JS: Jaguar Skills is ALL about THE DROPS! That was what excites me. When you hear a massive drop, it’s like being kicked in the nuts. But my favourite drop? I love the hard electro drops like Babylon by Congorock. That’s amazing. Bass Cannon by Flux Pavilion has a massive dub-step drop. Dub-Step has the huge drops. Drum & Bass has some CRAZY drops. I love Drum & Bass. I’m not too sure if the US know too much about D&B, maybe I’m wrong, but D&B is the way forward!
TDM: You clearly, beyond your track selection, have a wide range of influences since you support songs from DJs as old as Fatboy Slim, to as young as Bart B Moore, do you have any single greatest influence as far as house music DJs go and similarly do you have a favourite up and coming young DJ to watch out for?
JS: Man, I just try and play music that I like. When the tune was released, or by whom, or what style it is, doesn’t concern me. If it’s dope, I’ll play it. But as for House music DJ’s? I respect pioneers like Pete Tong, Carl Cox, Mark Knight, peeps like that who have made a massive career out of Djing. It’s inspiring. But as for hands-on type influences, I guess, it has to be Fake Blood. I used to drive him to gigs, before I was a DJ, and he really showed me what Djing in a big club could be about. He’s a musical genius.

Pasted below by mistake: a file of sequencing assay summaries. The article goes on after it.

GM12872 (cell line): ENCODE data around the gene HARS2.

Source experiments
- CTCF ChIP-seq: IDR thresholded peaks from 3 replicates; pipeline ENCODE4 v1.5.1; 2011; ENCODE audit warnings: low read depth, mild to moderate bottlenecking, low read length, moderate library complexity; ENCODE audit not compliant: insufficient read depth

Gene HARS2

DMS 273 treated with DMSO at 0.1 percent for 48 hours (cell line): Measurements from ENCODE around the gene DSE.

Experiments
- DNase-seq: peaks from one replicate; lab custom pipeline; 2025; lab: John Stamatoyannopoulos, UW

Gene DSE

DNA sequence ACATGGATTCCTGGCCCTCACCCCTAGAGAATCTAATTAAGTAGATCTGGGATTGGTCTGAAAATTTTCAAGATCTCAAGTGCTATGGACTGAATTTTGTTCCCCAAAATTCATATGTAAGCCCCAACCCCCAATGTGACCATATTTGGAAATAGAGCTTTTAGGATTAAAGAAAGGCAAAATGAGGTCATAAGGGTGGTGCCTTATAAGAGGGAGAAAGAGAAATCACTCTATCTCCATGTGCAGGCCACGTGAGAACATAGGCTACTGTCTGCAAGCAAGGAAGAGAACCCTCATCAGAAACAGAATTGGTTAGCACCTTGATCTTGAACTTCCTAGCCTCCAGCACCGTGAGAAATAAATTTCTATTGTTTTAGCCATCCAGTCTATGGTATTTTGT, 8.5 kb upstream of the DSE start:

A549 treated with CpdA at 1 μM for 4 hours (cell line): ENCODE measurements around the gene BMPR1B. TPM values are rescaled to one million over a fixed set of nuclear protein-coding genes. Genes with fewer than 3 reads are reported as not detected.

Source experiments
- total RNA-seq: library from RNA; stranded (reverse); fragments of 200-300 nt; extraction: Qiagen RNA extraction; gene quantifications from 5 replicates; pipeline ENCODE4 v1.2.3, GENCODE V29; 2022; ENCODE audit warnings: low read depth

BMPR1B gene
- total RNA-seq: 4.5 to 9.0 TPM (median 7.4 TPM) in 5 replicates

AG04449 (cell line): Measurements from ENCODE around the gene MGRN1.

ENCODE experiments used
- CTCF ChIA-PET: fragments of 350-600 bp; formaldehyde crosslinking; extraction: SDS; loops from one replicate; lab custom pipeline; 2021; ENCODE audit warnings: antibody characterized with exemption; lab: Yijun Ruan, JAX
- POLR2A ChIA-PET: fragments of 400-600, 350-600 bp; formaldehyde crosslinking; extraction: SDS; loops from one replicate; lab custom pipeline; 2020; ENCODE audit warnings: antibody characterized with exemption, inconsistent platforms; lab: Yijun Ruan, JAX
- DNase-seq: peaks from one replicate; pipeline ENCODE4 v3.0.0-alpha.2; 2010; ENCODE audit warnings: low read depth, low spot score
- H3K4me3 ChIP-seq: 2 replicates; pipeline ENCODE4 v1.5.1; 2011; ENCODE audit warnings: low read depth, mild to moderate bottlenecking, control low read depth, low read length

TDM: What is your DJ set up like and similarly what is your production set up like? Basically what are your preferred Ninja Tools?
JS: I use Serato, a Mac laptop and two Technics 1210′s. I’m not on CDJ’s. I don’t even know how to use them! Ha!
TDM: Any new productions or collaborations you’ll be releasing soon that we can look forward to?
JS: I wanna start making an album soon. There’s a load of people I wanna work with. I’d love to make some multi-genre album where it doesn’t sound contrived or forced. Something that naturally moves from one style to the next without you ever realising. Like a track with Kool G Rap, where he rhymes over some Dubstep shit, which transforms into some Drum & Bass shit. Or a Soul tune that turns into a House tune that then turns into a Electro tune. But naturally. I’d like to do something like that. But – I DO – release a mix EVERYWEEK on BBC Radio One in the UK where I mix pretty much everything into 10 minute blasts. People need to check those out. They’re crazy! Yo, I gotta go now, there’s a party to rock! So until next time, HooooooOOOOOOOO!!!!!!
TDM: Thank you so much for taking the time to talk to us and we look forward to seeing your skills take over the USA HoooOOO!